What's new in networking
Applies to: Windows Server 2016
Following are the new or enhanced networking technologies in Windows Server 2016. Upd This topic contains the following sections.
New Networking Features and Technologies
Networking is a foundational part of the Software Defined Datacenter (SDDC) platform, and Windows Server 2016 provides new and improved Software Defined Networking (SDN) technologies to help you move to a fully realized SDDC solution for your organization.
When you manage networks as a software defined resource, you can describe an application's infrastructure requirements one time, and then choose where the application runs - on premises or in the cloud. This consistency means that your applications are now easier to scale and you can seamlessly run applications , anywhere, with equal confidence around security, performance, quality of service, and availability.
The following sections contain information about these new networking features and technologies.
Software Defined Networking Infrastructure
Following are the new or improved SDN infrastructure technologies.
Network Controller. New in Windows Server 2016, Network Controller provides a centralized, programmable point of automation to manage, configure, monitor, and troubleshoot virtual and physical network infrastructure in your datacenter. Using Network Controller, you can automate the configuration of network infrastructure instead of performing manual configuration of network devices and services. For more information, see Network Controller and Deploy Software Defined Networks using scripts.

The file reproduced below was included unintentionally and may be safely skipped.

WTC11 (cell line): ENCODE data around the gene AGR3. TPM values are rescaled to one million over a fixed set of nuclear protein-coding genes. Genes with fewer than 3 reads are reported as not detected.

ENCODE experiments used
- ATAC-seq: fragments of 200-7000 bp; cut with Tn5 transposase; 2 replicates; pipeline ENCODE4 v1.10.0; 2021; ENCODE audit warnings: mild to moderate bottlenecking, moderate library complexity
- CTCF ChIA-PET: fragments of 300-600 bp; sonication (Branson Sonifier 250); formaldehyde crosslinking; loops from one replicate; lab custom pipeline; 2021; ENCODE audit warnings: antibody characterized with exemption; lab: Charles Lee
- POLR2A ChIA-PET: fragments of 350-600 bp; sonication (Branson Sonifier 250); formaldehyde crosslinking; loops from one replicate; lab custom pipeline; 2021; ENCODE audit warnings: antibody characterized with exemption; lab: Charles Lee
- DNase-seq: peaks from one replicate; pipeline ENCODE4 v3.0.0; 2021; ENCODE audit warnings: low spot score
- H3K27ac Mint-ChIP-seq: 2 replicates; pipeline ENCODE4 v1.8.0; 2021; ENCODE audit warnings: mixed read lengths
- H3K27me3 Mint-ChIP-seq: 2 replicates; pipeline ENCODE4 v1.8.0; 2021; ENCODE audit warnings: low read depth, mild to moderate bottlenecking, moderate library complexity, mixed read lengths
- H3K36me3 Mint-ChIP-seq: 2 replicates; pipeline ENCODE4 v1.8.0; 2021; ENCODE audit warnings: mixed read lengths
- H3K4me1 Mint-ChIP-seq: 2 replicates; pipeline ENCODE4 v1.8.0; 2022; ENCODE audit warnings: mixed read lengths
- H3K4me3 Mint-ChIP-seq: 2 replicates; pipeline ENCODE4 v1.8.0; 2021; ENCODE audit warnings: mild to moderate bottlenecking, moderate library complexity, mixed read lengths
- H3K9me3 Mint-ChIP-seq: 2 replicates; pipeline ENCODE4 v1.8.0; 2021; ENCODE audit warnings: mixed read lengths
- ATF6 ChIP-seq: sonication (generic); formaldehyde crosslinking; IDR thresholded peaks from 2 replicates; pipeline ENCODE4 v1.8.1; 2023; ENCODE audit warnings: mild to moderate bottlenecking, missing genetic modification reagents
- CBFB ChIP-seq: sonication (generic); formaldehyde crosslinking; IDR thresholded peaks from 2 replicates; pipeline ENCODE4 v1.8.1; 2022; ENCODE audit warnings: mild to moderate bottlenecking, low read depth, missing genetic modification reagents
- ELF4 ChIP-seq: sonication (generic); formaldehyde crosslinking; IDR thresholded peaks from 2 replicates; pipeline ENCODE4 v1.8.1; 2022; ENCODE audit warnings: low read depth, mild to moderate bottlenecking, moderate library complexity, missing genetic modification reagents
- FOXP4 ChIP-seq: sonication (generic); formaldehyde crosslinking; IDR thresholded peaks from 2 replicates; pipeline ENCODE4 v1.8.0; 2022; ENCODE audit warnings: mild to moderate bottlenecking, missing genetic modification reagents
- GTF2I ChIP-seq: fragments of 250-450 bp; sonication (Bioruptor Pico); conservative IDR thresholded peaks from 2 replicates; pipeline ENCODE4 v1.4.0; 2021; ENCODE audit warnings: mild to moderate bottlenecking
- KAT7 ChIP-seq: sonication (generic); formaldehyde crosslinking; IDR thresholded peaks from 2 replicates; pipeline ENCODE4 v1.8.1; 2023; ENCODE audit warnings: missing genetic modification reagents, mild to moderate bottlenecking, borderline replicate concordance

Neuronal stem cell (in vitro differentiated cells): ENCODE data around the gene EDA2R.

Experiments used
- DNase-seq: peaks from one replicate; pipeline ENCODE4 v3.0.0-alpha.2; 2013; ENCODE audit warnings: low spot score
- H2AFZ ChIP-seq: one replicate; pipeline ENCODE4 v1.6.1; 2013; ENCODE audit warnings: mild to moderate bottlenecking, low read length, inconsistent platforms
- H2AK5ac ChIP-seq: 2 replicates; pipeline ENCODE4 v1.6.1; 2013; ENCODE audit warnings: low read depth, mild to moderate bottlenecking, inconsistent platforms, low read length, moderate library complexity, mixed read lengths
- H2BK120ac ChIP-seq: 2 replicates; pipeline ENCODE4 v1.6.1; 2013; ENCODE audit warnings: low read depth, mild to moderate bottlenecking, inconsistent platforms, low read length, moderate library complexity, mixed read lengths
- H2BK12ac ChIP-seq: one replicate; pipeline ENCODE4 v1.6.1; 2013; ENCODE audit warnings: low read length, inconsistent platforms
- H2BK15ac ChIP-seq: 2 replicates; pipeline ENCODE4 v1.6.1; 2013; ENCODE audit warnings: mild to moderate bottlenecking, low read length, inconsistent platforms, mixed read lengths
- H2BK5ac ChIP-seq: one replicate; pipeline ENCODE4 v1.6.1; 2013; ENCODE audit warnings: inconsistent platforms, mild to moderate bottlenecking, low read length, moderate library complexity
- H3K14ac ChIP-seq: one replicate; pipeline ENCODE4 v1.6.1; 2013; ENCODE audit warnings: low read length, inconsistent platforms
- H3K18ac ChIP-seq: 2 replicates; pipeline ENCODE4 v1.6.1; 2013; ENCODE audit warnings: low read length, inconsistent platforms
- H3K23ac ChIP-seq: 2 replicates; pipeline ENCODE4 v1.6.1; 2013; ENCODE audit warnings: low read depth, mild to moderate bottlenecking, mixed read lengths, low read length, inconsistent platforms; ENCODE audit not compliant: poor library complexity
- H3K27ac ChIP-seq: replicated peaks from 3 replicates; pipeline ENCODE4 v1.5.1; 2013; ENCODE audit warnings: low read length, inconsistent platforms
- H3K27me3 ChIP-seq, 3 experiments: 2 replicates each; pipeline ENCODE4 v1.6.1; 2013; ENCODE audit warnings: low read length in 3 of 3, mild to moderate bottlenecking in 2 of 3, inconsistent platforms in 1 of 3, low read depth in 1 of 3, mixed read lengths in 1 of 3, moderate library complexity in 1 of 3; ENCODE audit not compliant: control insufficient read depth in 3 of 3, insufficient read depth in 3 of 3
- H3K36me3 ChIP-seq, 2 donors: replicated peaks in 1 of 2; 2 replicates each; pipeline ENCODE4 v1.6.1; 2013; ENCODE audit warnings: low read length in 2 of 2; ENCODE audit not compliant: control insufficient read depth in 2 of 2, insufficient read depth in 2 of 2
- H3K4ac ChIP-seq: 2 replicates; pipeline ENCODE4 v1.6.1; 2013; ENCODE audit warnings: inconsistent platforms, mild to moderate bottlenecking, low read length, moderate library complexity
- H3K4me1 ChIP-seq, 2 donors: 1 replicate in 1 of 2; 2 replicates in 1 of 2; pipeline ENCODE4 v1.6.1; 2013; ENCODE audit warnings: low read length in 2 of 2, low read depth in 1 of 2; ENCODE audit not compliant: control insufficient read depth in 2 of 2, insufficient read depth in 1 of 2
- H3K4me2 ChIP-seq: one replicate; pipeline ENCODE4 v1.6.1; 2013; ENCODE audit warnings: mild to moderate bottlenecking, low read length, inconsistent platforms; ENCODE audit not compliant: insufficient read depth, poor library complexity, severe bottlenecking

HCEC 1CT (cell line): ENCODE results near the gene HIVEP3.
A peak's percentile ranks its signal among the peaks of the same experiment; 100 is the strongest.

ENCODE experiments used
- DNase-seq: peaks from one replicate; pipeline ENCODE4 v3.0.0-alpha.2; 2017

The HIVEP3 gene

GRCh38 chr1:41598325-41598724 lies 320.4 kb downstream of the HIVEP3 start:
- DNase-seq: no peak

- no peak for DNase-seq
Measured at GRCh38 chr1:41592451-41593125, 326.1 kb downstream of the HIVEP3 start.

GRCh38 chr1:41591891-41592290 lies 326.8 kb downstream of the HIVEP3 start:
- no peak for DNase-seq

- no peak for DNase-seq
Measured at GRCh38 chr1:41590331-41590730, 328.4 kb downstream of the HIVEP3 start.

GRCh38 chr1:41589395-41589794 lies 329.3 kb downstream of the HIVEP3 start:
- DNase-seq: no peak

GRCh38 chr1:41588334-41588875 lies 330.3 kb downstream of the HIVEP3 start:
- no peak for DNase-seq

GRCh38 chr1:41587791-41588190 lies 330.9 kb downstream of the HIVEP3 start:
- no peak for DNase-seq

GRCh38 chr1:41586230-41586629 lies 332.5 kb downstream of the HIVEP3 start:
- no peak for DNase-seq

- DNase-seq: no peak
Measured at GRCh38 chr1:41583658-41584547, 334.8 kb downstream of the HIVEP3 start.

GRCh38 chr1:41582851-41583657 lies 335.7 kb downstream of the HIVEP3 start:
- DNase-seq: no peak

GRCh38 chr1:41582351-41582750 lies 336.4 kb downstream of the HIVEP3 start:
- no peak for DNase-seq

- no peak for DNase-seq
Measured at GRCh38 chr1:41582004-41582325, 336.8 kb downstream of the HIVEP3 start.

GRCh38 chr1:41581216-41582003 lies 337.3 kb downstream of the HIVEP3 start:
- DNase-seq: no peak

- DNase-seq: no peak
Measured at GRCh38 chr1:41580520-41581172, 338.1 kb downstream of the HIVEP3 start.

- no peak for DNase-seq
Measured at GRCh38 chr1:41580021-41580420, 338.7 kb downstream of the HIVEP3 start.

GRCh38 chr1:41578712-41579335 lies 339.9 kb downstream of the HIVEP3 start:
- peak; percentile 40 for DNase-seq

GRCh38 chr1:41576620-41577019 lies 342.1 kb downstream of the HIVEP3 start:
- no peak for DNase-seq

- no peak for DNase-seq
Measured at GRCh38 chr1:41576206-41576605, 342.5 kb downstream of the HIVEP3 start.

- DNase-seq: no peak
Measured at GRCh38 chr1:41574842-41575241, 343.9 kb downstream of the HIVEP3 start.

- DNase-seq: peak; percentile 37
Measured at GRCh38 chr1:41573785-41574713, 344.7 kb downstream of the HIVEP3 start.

Hyper-V Virtual Switch. The Hyper-V Virtual Switch runs on Hyper-V hosts, and allows you to create distributed switching and routing, and a policy enforcement layer that is aligned and compatible with Microsoft Azure. For more information, see Hyper-V Virtual Switch.
Network Function Virtualization (NFV). In today's software defined datacenters, network functions that are being performed by hardware appliances (such as load balancers, firewalls, routers, switches, and so on) are increasingly being deployed as virtual appliances. This "network function virtualization" is a natural progression of server virtualization and network virtualization. Virtual appliances are quickly emerging and creating a brand new market. They continue to generate interest and gain momentum in both virtualization platforms and cloud services. The following NFV technologies are available in Windows Server 2016.
Datacenter Firewall. This distributed firewall provides granular access control lists (ACLs), enabling you to apply firewall policies at the VM interface level or at the subnet level.
For more information, see Datacenter Firewall Overview.
RAS Gateway. You can use RAS Gateway for routing traffic between virtual networks and physical networks, including site-to-site VPN connections from your cloud datacenter to your tenants' remote sites. Specifically, you can deploy Internet Key Exchange version 2 (IKEv2) site-to-site virtual private networks (VPNs), Layer 3 (L3) VPN, and Generic Routing Encapsulation (GRE) gateways. In addition, gateway pools and M+N redundancy of gateways are now supported; and Border Gateway Protocol (BGP) with Route Reflector capabilities provides dynamic routing between networks for all gateway scenarios (IKEv2 VPN, GRE VPN, and L3 VPN).